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Re: [PanoToolsNG] Re: OT - Light Meters

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  • Eric O'Brien
    ... My understanding about raw is that it isn t a matter of latitude. Instead, the raw is not changed at all -- regardless of what color temperature setting
    Message 1 of 17 , Nov 22, 2007
      On Nov 22, 2007, at 10:04 AM, Keith Martin wrote:

      > Sometime around 22/11/07 (at 05:07 -0700) mrjimbo said:
      >
      >> Hi guys,
      >> So far it seems that the conversation has been about how to get out
      >> of stepping up to a color meter..
      >
      > [...]
      >
      >> I realize all this is the old way but I'd rather be shooting that
      >> fixing stuff..
      >
      >
      > Jim, very good advice. It is best to be shooting rather than
      > fixing, indeed.
      >
      > I do try to make at least approximate white balance choices before I
      > shoot anything important; as someone pointed out, RAW has more
      > latitude than non-RAW (or film), but it isn't an excuse for getting
      > things right in the first place.

      My understanding about raw is that it isn't a matter of "latitude."
      Instead, the raw is not changed at all -- regardless of what color
      temperature setting is active in the camera at the time. Set the
      camera to "tungsten," shoot in the shade on a cloudless day, look at
      the raw file in Photoshop or whatever.... REALLY BLUE! Turn the
      color temperature dial until the image looks nice to you. The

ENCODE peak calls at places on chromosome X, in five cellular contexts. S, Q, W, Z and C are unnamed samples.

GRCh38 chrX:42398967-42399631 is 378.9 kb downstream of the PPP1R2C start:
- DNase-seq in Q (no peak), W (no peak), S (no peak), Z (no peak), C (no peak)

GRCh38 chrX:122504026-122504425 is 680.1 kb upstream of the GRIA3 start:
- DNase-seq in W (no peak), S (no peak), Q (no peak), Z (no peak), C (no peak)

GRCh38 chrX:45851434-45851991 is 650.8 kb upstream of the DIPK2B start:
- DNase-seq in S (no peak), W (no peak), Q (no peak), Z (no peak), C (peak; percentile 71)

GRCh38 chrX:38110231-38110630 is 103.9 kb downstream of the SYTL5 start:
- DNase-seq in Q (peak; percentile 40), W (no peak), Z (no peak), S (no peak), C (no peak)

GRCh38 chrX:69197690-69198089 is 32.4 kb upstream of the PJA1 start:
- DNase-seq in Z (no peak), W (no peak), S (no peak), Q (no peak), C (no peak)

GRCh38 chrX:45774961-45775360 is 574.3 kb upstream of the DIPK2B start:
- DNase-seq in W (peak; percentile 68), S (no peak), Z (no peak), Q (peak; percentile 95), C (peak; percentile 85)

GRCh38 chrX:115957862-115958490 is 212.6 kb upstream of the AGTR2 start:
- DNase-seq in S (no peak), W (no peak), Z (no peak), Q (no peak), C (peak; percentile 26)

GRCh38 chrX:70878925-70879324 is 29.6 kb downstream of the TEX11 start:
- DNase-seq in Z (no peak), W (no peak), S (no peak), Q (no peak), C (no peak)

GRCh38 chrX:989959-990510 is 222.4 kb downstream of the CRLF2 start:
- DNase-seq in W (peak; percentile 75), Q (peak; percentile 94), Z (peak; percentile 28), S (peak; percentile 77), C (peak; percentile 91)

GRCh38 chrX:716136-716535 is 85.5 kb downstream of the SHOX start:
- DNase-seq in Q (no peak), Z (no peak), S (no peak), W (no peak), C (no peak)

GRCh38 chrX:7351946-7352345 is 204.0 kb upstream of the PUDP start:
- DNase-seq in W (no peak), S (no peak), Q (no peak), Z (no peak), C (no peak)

quality of the image will be *exactly* the same as if you had set
      "overcast" or whatever in the camera.

      Not to say that getting it close to begin with doesn't have other
      benefits... like making the starting point look more reasonable.
      Then there is that tricky (for me, anyway!) green/magenta slider that
      Adobe calls "tint." If "as shot" is extraordinarily blue, that's
      easy to change with the blue/yellow slider ("temperature"). But it
      can still not look quite right because of a green/magenta imbalance.
      I find that one much more difficult to judge.

      >
      > I do this sometimes by making a subjective judgement and picking the
      > best preset, sometimes by using my translucent white lens cap, and
      > sometimes by making a custom white balance shot of something truly
      > neutral.
      >
      > And sometimes I use a neutral object to balance to in the RAW file
      > afterwards,

      I have taken to always shooting a gray card for my interior
      panoramas. Sometimes just holding the card at arm's length in front
      of the camera, sometimes actually putting it into the scene: propped
      on a counter top or some such. Later, when I convert my raw files to
      tiffs, I sample the gray card with the White Balance tool. That
      rarely is perfect, but gets me close. I then fuss with the dials
      until I like the result, then copy that "white" balance to all the
      other images for that panorama. I committed to using the gray card
      after several situations where clicking on anything in the scene that
      I *thought* was neutral resulted in a horrible result. Clearly they
      were not neutral!

      I recently photographed the interior of a house that probably had no
      neutral color anywhere! Slightly blue, slightly green walls,
      Tigerwood flooring throughout, halogen lighting, MANY windows...
      sunlight streaming in some, blue North light from another. I looked
      at the final pano and wondered "Yeah, what IS the right color here?" :)

      > or just find a 'by eye' setting that feels right. (I keep
      > my screens calibrated and profiled, so I can trust them at least to
      > be doing approximately their best.)

      Absolutely! There pretty much isn't any point to fussing with those
      adjustments if you can't feel assured that the colors you see on your
      screen actually *mean* anything!

      eo
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